Book your husky ride, snowmobile and reindeer safari (all unmissable) for the last day or two of your hols. The numbers will have petered out by then as most people whizz off at high speed on the first day or two. Booking through the local tourist office or direct (laplandsafaris.com) can make it more crowd-free. Check your tour company’s included excursions carefully – these can be just five minutes ‘having a go’ and nothing like the longer experience. And remember the best fun is free… Some of your sweetest memories will be sledging, building snowmen or simply rolling around on the slopes. In Levi, sleds are scattered about, and there’s a nursery slope with free button lifts at Kids’ Land, so children can have a go at skiing. Pick up some sausages and marshmallows from the local S-Market en route and toast them free of charge over the fire in a little Lappish hut at the bottom of the slope (levi.ski/en/kidsland); hire ski gear a short walk away at Zero Point.
Maximise your chances of seeing the Aurora Borealis
The Northern Lights are elusive and the luckiest time to see them is in spring and autumn – here’s how to increase your chances. Stay far north of the Arctic Circle (in Levi, Inari or Saariselka), out of town (less light pollution), and download the aurora app (free). It shows the likelihood according to your location and will send an alert if a sighting is imminent – some hotels will even sound an alarm to wake you when the aurora is near. Or take an after-dark snowmobile safari for an atmospheric treat. Even if you don’t see it, speeding across a frozen lake at 60kph is an experience in itself.
Start off on a high
Forget the Sagrada Família (the kids won’t get it) and take bus T2a from Plaça de Catalunya to Tibidabo – the hill you can see from Passeig de Gràcia. On top, there’s a theme park with charmingly retro rides and fab views (tibidabo.cat). Or, on the other side of the city, take the funicular up to montjuïc (telefericdemontjuic.cat). The highlight here is the Magic Fountain, next door to the Poble Espanyol, a leftover from the 1929 World Exhibition (the equivalent of the Expo), where kids can visit attractions from the whole of Spain.
Take the metro to the Plaça d’Españya, then nip around the corner to the Suarna Bar restaurant on Carrer Llançà. Admittedly, from the outside it looks a bit like a shopping-mall diner, but the kids – like the cops and the locals who dine here – will love it. Paella is the house speciality, but there’s also a kids’ menu, entertaining staff and, on the top floor, a play area (restaurantesuarna.com).
Secretly educational sight
You may wish to explore La Ruta del Modernisme in a bid to understand Gaudí’s internal struggle between God and nature, but that won’t cut it with the kids – with the exception perhaps of the Alice in Wonderland fantasy of La Pedrera (lapedrera.com) and crazy Park Guell, where they’ll love exploring Gaudí’s cartoon-like playground. Otherwise, the Museu Maritim (mmb.cat) will easily fill an afternoon, with its fascinating collection of model ships and a fish-shaped submarine.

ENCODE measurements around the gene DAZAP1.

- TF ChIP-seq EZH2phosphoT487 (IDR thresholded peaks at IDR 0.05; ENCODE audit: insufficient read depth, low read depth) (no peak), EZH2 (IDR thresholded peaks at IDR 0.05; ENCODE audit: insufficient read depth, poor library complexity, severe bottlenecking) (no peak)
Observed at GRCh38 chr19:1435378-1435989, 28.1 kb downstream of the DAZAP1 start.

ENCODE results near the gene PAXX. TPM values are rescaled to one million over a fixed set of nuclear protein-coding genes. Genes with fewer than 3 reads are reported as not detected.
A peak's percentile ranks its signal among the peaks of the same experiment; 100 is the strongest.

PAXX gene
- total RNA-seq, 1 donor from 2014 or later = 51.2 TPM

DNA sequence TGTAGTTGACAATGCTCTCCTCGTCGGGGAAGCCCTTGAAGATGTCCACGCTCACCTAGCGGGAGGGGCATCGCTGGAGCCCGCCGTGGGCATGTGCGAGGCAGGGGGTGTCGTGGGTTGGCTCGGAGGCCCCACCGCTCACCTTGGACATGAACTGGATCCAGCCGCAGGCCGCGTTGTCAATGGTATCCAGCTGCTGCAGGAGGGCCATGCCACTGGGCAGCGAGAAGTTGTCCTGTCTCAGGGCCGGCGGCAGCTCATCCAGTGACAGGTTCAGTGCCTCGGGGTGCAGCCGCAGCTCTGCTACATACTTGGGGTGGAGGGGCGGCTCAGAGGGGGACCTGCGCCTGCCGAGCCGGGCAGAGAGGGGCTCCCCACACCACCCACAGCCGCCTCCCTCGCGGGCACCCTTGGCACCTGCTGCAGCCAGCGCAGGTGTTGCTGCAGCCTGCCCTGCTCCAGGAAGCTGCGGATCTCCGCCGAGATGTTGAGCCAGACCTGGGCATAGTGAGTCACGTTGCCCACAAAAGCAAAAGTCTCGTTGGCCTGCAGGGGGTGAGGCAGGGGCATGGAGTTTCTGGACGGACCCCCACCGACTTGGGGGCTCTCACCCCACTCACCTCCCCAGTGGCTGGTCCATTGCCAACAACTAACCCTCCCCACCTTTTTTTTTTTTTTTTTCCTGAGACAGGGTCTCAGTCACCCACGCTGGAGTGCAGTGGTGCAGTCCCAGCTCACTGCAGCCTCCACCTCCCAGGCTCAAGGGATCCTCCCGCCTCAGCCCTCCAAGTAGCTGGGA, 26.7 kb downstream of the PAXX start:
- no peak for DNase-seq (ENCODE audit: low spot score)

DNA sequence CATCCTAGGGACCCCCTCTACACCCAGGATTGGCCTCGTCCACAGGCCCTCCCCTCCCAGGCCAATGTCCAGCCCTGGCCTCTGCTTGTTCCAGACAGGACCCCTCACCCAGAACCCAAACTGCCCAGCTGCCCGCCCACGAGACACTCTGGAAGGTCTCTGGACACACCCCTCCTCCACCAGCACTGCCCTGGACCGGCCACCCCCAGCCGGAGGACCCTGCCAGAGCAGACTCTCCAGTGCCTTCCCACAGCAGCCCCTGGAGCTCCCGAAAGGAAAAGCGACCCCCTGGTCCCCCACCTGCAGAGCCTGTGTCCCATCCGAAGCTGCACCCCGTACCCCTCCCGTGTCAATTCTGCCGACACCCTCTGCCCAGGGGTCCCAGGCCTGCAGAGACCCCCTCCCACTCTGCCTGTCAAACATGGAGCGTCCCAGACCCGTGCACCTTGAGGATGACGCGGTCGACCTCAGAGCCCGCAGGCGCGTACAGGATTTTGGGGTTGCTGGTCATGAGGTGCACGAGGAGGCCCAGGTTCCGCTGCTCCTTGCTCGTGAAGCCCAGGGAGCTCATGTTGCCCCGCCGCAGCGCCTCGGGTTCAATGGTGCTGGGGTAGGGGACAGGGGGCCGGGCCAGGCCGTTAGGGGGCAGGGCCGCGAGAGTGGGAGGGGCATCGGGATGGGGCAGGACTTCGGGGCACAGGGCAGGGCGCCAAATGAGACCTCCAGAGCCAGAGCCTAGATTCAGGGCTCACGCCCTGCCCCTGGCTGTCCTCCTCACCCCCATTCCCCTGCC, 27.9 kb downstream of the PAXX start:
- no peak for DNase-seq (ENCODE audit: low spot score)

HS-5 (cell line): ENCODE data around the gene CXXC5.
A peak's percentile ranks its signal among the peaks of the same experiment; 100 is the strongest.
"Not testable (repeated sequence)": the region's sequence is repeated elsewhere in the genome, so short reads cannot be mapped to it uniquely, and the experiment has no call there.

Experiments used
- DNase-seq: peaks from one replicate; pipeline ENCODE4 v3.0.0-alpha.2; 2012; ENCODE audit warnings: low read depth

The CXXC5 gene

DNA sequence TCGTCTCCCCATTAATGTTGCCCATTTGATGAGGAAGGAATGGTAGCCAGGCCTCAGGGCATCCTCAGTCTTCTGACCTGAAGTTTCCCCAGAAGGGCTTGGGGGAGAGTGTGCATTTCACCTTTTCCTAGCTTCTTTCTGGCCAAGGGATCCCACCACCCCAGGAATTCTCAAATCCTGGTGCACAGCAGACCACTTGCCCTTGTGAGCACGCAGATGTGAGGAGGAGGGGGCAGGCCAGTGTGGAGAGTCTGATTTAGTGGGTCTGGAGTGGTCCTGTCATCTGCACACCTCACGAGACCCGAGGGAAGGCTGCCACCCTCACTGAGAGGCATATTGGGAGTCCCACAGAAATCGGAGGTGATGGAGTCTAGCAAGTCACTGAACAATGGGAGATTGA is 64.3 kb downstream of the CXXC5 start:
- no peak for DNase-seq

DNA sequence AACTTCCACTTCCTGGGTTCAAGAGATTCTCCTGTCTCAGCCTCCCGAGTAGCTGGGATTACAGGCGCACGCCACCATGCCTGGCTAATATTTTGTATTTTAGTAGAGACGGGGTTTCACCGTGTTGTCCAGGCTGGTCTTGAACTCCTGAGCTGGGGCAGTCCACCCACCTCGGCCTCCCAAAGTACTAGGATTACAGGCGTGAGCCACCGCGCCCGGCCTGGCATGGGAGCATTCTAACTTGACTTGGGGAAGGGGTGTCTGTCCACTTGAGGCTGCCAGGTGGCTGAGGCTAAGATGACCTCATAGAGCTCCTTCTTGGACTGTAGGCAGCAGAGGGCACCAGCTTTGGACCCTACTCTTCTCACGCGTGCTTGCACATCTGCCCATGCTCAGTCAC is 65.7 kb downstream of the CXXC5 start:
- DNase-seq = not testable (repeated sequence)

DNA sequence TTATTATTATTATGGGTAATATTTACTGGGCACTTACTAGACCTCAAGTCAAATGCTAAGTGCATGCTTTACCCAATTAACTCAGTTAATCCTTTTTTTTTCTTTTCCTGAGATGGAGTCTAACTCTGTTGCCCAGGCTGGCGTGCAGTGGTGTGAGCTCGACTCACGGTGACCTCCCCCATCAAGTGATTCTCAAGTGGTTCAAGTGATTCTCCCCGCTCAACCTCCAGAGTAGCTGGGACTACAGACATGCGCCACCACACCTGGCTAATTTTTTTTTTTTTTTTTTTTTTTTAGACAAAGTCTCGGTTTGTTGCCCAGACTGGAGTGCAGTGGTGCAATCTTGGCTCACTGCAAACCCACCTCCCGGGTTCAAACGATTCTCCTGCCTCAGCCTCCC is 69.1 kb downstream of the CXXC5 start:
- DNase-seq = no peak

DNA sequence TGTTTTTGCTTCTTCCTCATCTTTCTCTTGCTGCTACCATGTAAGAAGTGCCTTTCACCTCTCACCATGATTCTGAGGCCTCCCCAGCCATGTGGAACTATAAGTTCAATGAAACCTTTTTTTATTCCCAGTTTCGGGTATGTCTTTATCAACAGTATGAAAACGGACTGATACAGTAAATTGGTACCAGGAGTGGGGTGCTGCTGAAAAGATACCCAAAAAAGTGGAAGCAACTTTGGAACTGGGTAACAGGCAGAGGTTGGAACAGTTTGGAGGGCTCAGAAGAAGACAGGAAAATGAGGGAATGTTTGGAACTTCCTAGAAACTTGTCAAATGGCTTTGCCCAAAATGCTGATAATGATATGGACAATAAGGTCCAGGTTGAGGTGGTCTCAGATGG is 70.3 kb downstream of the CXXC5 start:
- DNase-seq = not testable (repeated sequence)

Blow off steam
Hit the beach. Most visitors head to La Barceloneta, but for a more family-friendly vibe take metro line L4 to Selva del Mar and the Platja del Bogatell, where locals combine competitive volleyball with loafing, paddling and long lunches. This could also be the spot for another memorable meal: try the paella at the beachfront Xiringuito Escribà (restaurantsescriba. com). And don’t miss the magical Parc de la Ciutadella at the edge of El Born district. It has a boating lake, zoo and playgrounds – perfect for hide and seek
You can find cheaper places to stay, but you won’t find a better location than the Majestic Residence, one block from La Pedrera on Passeig de Gràcia. The two-bed apartments come with sitting and dining rooms and, on the off-chance you’ve got fussy eaters in tow, a fully equipped kitchen. Prefer a hotel? The Icon BCN is three blocks east of the Plaça de Catalunya and 20 minutes from Parc de la Ciutadella.
If only I’d known
The Barcelona card saves you so much cash, providing free public transport and free entry to 25 museums (barcelonacard.org).
Start off on a high
No New York City attraction will wow your kids like the rooftop views from the Rockefeller Centre. The 67th/68th floor indoor gallery is good, but the open-air 70th-floor observation deck is better, with OMG views of all Manhattan’s icons, including the Empire State Building, Central Park and the Hudson River. Come at night for added sparkle.
For a classic slice of ’50s Americana in Midtown Manhattan, grab brunch in a booth at Comfort Diner, notorious for its artery-clogging buttermilk pancakes, piled high with toasted pecans, bananas and berries (comfortdiner.com). Free coffee refills, leather banquettes and possible sightings of Comfort Diner fan Justin Bieber – it’s a cracking find, less than 10 minutes’ walk from Grand Central Station. For dinner, Urbanspace Vanderbilt is a food hall with 20 burger, taco or pizza vendors and communal tables (urbanspacenyc.com).
Secretly educational sight
Some families will lick their lips at New York’s dizzying list of art museums. But not all. However, even philistines enjoy the fifth-floor gallery at MoMA, a perfect 90-minute highlights reel of A-List artists, from Picasso and Pollock to Mondrian and Monet. There’s no charge for under-16s, free wi-fi at the excellent cafe by the gift shop, and selfie opportunities with Van Gogh’s Starry Night to impress even the grumpiest teen (moma.org).
Blow off steam